Using combined measurements of gas exchange and chlorophyll fluorescence to estimate parameters of a biochemical C3 photosynthesis model: a critical appraisal and a new integrated approach applied to leaves in a wheat (Triticum aestivum) canopy

PLANT CELL & ENVIRONMENT, Issue 5 2009
XINYOU YIN
ABSTRACT We appraised the literature and described an approach to estimate the parameters of the Farquhar, von Caemmerer and Berry model using measured CO2 assimilation rate (A) and photosystem II (PSII) electron transport efficiency (,2). The approach uses curve fitting to data of A and ,2 at various levels of incident irradiance (Iinc), intercellular CO2 (Ci) and O2. Estimated parameters include day respiration (Rd), conversion efficiency of Iinc into linear electron transport of PSII under limiting light [,2(LL)], electron transport capacity (Jmax), curvature factor (,) for the non-rectangular hyperbolic response of electron flux to Iinc, ribulose 1·5-bisphosphate carboxylase/oxygenase (Rubisco) CO2/O2 specificity (Sc/o), Rubisco carboxylation capacity (Vcmax), rate of triose phosphate utilization (Tp) and mesophyll conductance (gm). The method is used to analyse combined gas exchange and chlorophyll fluorescence measurements on leaves of various ages and positions in wheat plants grown at two nitrogen levels. Estimated Sc/o (25 °C) was 3.13 mbar µbar,1; Rd was lower than respiration in the dark; Jmax was lower and , was higher at 2% than at 21% O2; ,2(LL), Vcmax, Jmax and Tp correlated to leaf nitrogen content; and gm decreased with increasing Ci and with decreasing Iinc. Based on the parameter estimates, we surmised that there was some alternative electron transport. [source]


Adjustment of leaf photosynthesis to shade in a natural canopy: rate parameters

PLANT CELL & ENVIRONMENT, Issue 3 2005
A. LAISK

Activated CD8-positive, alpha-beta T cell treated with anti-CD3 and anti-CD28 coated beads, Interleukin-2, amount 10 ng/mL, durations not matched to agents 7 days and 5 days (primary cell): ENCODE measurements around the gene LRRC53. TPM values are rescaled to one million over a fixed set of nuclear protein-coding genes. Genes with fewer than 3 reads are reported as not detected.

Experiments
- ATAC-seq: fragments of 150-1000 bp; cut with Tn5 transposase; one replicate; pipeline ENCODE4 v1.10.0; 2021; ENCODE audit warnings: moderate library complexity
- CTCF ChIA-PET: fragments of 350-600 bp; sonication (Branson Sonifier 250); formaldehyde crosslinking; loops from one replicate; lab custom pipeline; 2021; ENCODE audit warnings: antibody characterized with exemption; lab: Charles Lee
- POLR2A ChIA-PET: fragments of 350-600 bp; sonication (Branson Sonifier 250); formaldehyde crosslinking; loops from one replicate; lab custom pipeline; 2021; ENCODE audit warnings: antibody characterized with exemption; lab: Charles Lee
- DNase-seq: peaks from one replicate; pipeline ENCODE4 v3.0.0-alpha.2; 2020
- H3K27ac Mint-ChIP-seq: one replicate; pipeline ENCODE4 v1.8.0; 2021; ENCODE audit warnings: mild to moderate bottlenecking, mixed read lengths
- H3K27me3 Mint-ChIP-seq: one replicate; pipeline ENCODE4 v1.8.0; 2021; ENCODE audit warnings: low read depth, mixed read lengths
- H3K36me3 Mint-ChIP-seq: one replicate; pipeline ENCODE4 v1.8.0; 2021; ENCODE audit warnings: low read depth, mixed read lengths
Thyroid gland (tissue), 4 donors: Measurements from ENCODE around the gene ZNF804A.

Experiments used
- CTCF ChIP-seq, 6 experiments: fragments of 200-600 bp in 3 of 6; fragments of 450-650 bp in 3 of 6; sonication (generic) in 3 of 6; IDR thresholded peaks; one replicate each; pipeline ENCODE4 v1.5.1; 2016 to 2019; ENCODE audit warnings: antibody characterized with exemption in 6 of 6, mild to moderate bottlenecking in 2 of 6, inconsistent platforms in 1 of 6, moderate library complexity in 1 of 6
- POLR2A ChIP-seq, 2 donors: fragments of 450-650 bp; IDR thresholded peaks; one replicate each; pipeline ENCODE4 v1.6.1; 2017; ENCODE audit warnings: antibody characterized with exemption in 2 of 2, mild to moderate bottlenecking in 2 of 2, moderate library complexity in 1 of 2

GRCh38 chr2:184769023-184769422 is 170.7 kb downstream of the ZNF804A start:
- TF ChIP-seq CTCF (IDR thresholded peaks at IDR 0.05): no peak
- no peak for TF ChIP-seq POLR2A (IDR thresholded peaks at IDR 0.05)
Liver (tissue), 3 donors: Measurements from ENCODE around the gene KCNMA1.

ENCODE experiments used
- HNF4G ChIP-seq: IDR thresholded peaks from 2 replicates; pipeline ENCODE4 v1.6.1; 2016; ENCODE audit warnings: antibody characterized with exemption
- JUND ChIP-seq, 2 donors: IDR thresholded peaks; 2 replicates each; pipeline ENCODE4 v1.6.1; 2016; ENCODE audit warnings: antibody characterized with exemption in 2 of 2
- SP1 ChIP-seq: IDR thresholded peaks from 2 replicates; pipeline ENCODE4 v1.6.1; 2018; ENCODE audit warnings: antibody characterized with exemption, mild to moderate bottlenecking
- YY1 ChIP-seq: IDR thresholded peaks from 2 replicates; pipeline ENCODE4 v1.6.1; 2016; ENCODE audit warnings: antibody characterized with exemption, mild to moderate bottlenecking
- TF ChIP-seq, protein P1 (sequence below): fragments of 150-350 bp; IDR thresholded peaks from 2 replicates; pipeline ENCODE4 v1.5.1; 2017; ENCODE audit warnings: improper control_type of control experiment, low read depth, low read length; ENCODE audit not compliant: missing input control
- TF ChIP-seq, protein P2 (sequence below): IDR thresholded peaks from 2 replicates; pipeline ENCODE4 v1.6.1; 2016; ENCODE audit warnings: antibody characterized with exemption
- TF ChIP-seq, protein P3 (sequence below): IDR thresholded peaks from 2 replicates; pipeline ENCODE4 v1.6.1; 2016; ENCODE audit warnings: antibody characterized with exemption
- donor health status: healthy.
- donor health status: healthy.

ABSTRACT The present study was performed to investigate the adjustment of the rate parameters of the light and dark reactions of photosynthesis to the natural growth light in leaves of an overstorey species, Betula pendula Roth, a subcanopy species, Tilia cordata P. Mill., and a herb, Solidago virgaurea L., growing in a natural plant community in Järvselja, Estonia. Shoots were collected from the site and individual leaves were measured in a laboratory applying a standardized routine of kinetic gas exchange, Chl fluorescence and 820 nm transmittance measurements. These measurements enabled the calculations of the quantum yield of photosynthesis and rate constants of excitation capture by photochemical and non-photochemical quenchers, rate constant for P700+ reduction via the cytochrome b6f complex with and without photosynthetic control, actual maximum and potential (uncoupled) electron transport rate, stomatal and mesophyll resistances for CO2 transport, Km(CO2) and Vm of ribulose-bisphosphate carboxylase-oxygenase (Rubisco) in vivo. In parallel, N, Chl and Rubisco contents were measured from the same leaves. No adjustment toward higher quantum yield in shade compared with sun leaves was observed, although relatively more N was partitioned to the light-harvesting machinery in shade leaves (H. Eichelmann et al., 2004). The electron transport rate through the Cyt b6f complex was strongly down-regulated under saturating light compared with darkness, and this was observed under atmospheric, as well as saturating CO2 concentration. In vivo Vm measurements of Rubisco were lower than corresponding reported measurements in vitro, and the kcat per reaction site varied widely between leaves and growth sites. The correlation between Rubisco Vm and the photosystem I density was stronger than between Vm and the density of Rubisco active sites. The results showed that the capacity of the photosynthetic machinery decreases in shade-adjusted leaves, but it still remains in excess of the actual photosynthetic rate. The photosynthetic control systems that are targeted to adjust the photosynthetic rate to meet the plant's needs and to balance the partial reactions of photosynthesis, down-regulate partial processes of photosynthesis: excess harvested light is quenched non-photochemically; excess electron transport capacity of Cyt b6f is down-regulated by ,pH-dependent photosynthetic control; Rubisco is synthesized in excess, and the number of activated Rubisco molecules is controlled by photosystem I-related processes. Consequently, the nitrogen contained in the components of the photosynthetic machinery is not used at full efficiency. The strong correlation between leaf nitrogen and photosynthetic performance is not due to the nitrogen requirements of the photosynthetic apparatus, but because a certain amount of energy must be captured through photosynthesis to maintain this nitrogen within a leaf. [source]